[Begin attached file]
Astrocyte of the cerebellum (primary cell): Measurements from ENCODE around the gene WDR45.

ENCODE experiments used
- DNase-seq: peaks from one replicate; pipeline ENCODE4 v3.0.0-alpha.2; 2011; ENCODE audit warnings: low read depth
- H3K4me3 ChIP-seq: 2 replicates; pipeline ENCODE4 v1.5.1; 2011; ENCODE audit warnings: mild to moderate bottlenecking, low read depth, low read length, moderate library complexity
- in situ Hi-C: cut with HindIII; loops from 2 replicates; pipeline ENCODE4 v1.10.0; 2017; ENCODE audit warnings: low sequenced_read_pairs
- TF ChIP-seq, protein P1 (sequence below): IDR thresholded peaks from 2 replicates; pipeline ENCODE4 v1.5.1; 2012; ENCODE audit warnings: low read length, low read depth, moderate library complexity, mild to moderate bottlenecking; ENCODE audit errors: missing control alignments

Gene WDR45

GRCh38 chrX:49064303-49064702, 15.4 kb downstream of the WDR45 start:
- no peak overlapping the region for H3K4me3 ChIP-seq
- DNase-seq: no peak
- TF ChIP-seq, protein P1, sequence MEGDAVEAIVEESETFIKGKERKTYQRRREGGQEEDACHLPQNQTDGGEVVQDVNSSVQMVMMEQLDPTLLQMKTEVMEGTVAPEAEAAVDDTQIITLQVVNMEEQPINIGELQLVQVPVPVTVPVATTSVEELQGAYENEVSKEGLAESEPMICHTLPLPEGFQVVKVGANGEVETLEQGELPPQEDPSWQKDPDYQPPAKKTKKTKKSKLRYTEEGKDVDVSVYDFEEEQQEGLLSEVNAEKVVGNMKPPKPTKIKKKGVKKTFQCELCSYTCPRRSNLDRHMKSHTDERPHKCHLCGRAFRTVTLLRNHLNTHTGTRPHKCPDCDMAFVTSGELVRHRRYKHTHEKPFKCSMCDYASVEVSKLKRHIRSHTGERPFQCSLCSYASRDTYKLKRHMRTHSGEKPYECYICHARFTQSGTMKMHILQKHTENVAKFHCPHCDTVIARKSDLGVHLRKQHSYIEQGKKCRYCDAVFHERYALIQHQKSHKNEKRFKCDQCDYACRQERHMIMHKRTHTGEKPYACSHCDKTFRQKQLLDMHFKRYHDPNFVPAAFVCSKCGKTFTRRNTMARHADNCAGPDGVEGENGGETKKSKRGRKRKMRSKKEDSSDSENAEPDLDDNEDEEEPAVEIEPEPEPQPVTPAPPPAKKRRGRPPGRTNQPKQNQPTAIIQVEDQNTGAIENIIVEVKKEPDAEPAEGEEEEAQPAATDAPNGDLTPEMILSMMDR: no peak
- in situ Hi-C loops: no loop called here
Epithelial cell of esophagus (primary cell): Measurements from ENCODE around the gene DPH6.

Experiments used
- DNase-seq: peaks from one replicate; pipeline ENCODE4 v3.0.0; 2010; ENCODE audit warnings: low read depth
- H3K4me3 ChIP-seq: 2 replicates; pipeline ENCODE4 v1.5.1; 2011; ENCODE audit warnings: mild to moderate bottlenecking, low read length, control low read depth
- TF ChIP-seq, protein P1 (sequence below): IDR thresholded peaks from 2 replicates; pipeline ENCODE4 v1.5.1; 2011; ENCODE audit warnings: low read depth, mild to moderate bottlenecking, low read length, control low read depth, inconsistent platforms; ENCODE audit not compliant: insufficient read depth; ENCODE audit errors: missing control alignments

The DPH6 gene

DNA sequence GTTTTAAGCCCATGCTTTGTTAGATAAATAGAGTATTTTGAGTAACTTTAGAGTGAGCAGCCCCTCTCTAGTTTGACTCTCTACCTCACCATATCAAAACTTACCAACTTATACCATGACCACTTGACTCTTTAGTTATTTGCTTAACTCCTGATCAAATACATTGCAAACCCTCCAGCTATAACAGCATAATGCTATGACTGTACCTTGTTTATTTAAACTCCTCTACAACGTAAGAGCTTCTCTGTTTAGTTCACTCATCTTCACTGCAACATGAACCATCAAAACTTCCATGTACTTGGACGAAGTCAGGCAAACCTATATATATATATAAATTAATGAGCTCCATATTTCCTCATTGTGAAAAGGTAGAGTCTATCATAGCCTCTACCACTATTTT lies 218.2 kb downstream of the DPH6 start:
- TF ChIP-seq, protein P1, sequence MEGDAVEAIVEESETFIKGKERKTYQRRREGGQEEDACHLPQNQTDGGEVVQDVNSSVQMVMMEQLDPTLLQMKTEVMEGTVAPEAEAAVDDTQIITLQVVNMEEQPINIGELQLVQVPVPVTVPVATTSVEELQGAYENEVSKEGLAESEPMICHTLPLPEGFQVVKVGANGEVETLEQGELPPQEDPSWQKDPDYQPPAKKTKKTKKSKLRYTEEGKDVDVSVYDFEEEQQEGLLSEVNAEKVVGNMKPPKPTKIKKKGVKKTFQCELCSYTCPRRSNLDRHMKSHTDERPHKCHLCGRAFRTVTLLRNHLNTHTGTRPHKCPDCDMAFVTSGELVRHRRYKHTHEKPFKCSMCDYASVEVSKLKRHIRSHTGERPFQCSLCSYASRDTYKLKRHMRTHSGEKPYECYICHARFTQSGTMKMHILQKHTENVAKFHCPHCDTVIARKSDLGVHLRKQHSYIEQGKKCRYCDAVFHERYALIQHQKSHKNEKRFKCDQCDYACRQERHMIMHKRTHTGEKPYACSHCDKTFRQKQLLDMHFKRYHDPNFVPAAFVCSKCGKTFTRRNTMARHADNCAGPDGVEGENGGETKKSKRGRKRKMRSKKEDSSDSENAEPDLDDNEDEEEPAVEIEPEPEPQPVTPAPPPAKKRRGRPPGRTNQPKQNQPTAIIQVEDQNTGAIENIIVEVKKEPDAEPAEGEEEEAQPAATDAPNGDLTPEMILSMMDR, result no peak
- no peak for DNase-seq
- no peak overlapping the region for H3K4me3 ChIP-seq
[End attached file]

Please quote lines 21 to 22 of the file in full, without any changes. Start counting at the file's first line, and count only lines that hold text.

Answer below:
- no peak for DNase-seq
- no peak overlapping the region for H3K4me3 ChIP-seq